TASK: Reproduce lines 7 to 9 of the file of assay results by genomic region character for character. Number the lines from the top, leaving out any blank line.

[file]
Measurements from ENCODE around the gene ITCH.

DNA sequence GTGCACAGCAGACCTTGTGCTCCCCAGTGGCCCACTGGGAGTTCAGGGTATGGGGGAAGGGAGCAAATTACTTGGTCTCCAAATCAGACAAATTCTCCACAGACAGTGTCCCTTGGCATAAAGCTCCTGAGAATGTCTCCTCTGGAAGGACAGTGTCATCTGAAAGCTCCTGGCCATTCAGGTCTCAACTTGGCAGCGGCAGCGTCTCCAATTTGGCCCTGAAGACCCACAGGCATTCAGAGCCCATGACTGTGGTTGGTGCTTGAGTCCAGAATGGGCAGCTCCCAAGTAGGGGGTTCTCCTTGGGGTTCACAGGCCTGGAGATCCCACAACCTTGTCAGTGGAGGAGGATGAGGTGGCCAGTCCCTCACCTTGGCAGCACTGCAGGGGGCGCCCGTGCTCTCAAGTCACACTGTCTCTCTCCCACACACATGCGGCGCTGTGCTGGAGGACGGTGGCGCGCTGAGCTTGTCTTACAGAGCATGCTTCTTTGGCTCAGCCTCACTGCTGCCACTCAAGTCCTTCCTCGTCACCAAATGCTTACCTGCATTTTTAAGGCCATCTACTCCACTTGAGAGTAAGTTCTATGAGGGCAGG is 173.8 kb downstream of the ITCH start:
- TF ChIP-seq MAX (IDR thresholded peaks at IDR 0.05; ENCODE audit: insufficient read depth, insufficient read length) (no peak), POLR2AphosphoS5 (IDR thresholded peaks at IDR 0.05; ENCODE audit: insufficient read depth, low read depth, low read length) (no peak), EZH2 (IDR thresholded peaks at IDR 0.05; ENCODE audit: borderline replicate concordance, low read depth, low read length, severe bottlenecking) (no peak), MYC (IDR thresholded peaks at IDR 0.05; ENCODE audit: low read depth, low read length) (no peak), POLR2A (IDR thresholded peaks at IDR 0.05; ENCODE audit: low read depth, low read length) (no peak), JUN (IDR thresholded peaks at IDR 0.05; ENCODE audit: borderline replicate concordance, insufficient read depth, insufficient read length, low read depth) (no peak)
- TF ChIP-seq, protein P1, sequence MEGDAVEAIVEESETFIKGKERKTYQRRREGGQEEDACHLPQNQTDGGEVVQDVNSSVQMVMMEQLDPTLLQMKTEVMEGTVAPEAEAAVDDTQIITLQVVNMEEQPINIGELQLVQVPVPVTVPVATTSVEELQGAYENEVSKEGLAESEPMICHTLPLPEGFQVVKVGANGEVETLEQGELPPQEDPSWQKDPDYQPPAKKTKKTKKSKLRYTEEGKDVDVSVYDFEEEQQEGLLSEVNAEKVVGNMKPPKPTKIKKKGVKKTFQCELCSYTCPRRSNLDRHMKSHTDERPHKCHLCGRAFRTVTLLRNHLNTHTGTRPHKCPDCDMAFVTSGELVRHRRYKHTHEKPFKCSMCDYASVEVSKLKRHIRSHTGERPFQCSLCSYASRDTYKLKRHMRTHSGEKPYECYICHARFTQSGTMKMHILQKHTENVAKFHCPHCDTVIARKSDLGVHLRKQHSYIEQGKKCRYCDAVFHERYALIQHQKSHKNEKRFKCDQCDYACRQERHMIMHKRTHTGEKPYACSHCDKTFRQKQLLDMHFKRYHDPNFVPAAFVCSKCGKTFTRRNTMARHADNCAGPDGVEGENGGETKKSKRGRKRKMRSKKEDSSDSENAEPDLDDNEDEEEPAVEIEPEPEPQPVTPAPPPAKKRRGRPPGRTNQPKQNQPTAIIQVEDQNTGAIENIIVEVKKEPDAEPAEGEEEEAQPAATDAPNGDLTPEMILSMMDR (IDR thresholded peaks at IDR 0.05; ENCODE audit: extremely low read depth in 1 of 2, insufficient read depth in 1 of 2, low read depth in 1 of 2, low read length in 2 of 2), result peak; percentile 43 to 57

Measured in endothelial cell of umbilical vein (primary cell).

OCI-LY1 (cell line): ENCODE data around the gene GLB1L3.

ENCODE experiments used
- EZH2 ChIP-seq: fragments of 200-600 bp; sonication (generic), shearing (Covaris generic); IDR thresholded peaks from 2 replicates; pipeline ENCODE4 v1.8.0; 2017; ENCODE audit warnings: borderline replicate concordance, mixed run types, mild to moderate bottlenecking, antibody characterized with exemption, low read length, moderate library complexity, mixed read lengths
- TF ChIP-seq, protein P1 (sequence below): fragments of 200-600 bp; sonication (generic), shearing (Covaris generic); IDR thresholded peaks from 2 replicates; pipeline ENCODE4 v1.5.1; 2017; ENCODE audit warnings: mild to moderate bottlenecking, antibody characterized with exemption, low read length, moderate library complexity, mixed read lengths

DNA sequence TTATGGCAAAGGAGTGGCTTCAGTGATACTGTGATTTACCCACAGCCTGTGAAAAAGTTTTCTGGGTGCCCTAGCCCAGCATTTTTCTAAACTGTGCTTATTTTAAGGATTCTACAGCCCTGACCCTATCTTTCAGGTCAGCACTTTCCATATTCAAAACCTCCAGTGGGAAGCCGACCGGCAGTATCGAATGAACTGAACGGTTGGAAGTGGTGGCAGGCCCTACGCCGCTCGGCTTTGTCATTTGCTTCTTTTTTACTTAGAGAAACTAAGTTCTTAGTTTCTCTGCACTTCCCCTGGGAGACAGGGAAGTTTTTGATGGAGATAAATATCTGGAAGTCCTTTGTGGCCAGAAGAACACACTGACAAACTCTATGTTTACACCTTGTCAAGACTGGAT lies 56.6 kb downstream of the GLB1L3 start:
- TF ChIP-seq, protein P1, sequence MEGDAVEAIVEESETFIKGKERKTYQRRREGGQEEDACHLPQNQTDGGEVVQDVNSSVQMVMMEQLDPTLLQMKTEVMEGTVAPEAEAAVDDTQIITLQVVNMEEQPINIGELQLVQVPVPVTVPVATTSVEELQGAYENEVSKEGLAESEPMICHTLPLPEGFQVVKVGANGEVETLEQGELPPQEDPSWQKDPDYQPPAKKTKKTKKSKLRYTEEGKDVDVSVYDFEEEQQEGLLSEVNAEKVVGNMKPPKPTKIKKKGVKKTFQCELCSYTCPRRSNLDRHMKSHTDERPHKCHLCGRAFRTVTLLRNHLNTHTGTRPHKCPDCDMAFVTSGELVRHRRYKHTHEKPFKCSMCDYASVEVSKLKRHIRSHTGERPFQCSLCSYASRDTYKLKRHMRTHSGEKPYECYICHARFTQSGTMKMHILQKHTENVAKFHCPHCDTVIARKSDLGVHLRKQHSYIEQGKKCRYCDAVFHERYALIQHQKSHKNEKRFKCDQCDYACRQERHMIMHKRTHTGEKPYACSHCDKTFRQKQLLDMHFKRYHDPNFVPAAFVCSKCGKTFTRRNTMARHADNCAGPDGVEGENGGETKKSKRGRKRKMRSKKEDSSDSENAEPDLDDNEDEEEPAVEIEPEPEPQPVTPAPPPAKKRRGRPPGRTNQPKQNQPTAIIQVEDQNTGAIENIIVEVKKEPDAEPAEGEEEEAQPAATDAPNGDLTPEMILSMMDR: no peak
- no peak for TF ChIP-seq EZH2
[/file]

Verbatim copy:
ENCODE experiments used
- EZH2 ChIP-seq: fragments of 200-600 bp; sonication (generic), shearing (Covaris generic); IDR thresholded peaks from 2 replicates; pipeline ENCODE4 v1.8.0; 2017; ENCODE audit warnings: borderline replicate concordance, mixed run types, mild to moderate bottlenecking, antibody characterized with exemption, low read length, moderate library complexity, mixed read lengths
- TF ChIP-seq, protein P1 (sequence below): fragments of 200-600 bp; sonication (generic), shearing (Covaris generic); IDR thresholded peaks from 2 replicates; pipeline ENCODE4 v1.5.1; 2017; ENCODE audit warnings: mild to moderate bottlenecking, antibody characterized with exemption, low read length, moderate library complexity, mixed read lengths